1)Richard Trenton Chase

Richard Chase was one disturbed serial killer.
Technically all serial killers are disturbed, but there’s a sliding scale. And Richard Chase, the “Vampire of Sacramento,” definitely skewed towards the tippy top of that scale. Chase’s spree included six victims in Sacramento, California in the late 1970s before he was caught in 1980. Not surprisingly given his nickname, Richard Chase’s trademark was drinking blood of his victims after he killed him, also earning him the nickname of the Vampire Killer.But believe it or not, drinking the victims’ blood wasn’t even the Vampire of Sacramento’s most disturbing trait.
Chase was already a troubled child, in large part thanks to his abusive parents. He showed early signs of his future behavior in the form of arson, bedwetting, and cruelty to animals. These three habits are sometimes called the Macdonald triad, or the triad of sociopathy, proposed by psychiatrist J.M. Macdonald in 1963.
Chase turned to alcohol and drugs as an adolescent, which quickly turned to substance abuse. A slew of other odd behaviors also pointed to potential trouble. He would complain that on occasion his heart had stopped beating. He thought that he lacked vitamin C and as a result would hold oranges up to his head with the belief that his brain would absorb the nutrients.Chase also shaved his head because he believed that the bones in his skull had become detached and were moving around. Shaving his head was a means of monitoring that activity. Labeled a paranoid schizophrenic, Chase was institutionalized in the mid-1970s after he was found injecting rabbit’s blood into his veins. This is when he first got his vampire nickname roots after the staff dubbed him Dracula due to his infatuation with blood when he would capture birds flying in his room from the window and drink their blood.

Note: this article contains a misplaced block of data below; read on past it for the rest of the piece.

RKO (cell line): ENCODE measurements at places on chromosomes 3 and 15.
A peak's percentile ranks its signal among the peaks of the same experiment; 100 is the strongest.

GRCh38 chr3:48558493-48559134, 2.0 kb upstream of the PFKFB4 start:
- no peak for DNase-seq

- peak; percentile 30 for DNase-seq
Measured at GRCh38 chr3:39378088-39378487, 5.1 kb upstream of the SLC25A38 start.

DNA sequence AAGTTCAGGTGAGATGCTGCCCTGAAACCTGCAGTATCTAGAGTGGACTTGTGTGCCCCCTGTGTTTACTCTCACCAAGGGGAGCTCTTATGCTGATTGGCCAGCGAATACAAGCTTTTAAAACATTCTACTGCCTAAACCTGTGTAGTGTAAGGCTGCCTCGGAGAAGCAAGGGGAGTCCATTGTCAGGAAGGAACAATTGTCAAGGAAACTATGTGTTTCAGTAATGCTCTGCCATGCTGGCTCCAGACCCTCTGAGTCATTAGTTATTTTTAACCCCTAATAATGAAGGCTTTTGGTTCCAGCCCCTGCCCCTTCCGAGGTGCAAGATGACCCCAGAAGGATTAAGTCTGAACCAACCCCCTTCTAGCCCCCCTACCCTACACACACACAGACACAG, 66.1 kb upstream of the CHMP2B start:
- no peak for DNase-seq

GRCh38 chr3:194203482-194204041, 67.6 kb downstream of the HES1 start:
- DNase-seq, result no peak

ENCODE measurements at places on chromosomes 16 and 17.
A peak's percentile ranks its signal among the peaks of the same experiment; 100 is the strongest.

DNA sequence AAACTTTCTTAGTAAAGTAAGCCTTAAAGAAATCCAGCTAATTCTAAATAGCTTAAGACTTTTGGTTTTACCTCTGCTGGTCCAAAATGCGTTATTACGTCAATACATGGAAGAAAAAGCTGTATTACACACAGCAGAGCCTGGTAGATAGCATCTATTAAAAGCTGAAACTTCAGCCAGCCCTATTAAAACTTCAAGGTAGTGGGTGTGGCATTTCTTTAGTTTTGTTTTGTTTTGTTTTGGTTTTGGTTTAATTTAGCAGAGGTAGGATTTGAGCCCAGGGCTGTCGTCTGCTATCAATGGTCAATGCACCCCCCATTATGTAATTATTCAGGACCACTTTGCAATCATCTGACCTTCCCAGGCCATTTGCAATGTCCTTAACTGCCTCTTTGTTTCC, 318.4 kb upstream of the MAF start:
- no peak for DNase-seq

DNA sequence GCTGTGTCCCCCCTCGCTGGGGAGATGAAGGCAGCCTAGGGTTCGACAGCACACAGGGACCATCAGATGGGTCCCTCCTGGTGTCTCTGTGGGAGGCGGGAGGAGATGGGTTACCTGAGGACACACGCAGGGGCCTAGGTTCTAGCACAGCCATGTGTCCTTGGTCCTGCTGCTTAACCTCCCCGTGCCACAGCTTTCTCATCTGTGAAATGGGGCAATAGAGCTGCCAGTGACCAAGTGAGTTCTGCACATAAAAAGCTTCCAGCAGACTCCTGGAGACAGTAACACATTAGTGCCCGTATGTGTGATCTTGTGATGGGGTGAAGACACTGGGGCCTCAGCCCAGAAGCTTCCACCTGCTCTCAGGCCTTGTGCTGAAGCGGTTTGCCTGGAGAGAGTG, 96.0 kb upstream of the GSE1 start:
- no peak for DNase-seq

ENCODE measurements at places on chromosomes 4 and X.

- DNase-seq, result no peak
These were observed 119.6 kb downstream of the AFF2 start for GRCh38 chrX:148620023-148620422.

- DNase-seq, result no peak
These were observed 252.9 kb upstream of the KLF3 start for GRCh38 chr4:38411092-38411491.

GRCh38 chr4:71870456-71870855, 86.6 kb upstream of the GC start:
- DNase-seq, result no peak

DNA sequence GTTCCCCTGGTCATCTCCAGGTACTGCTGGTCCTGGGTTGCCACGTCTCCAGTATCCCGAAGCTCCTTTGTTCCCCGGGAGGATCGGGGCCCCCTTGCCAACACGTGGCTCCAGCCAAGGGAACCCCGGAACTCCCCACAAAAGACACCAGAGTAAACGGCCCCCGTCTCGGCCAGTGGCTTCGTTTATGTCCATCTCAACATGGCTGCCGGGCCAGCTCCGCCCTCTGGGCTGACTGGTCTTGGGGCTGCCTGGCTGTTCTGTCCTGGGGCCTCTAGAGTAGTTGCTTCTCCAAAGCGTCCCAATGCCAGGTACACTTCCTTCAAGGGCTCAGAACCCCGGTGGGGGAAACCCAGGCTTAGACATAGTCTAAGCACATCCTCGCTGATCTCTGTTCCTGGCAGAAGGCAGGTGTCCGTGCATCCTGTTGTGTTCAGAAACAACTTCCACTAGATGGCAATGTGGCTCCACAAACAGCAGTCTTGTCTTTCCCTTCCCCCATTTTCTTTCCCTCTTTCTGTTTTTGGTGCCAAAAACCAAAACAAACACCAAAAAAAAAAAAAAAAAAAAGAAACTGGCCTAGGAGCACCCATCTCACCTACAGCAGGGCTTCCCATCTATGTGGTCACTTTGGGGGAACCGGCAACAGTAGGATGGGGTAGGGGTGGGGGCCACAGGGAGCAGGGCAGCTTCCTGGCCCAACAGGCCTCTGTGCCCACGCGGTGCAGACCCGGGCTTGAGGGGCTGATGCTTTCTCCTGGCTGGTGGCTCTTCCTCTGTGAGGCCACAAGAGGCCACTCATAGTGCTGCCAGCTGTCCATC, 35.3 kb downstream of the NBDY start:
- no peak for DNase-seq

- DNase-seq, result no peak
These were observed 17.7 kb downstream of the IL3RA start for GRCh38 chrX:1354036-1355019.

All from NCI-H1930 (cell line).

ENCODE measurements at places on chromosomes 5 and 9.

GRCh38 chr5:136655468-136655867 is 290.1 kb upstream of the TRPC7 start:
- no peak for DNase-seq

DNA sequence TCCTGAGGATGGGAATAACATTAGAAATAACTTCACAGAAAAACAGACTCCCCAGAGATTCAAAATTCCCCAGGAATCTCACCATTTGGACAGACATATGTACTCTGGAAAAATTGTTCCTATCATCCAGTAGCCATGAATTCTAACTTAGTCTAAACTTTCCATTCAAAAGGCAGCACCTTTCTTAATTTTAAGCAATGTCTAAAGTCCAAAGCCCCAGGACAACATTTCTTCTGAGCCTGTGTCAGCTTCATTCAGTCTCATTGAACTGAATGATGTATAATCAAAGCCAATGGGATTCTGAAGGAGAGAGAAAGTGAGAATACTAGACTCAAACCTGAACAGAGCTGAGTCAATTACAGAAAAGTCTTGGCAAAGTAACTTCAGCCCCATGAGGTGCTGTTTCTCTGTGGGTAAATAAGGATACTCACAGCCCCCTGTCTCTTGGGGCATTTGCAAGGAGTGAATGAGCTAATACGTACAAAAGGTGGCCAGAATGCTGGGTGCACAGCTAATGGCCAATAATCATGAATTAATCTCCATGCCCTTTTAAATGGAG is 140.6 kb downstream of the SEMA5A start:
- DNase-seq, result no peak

Richard Chase was eventually released due to his mother's request, who would later cut off his medication that was slowly curing him. He moved from his mother’s house out of fear that she was poisoning him. He moved into a shared apartment with friends. But as they were fed up with his behavior, particularly that he was high all the time and constantly walked around naked even with company over, they asked him to leave.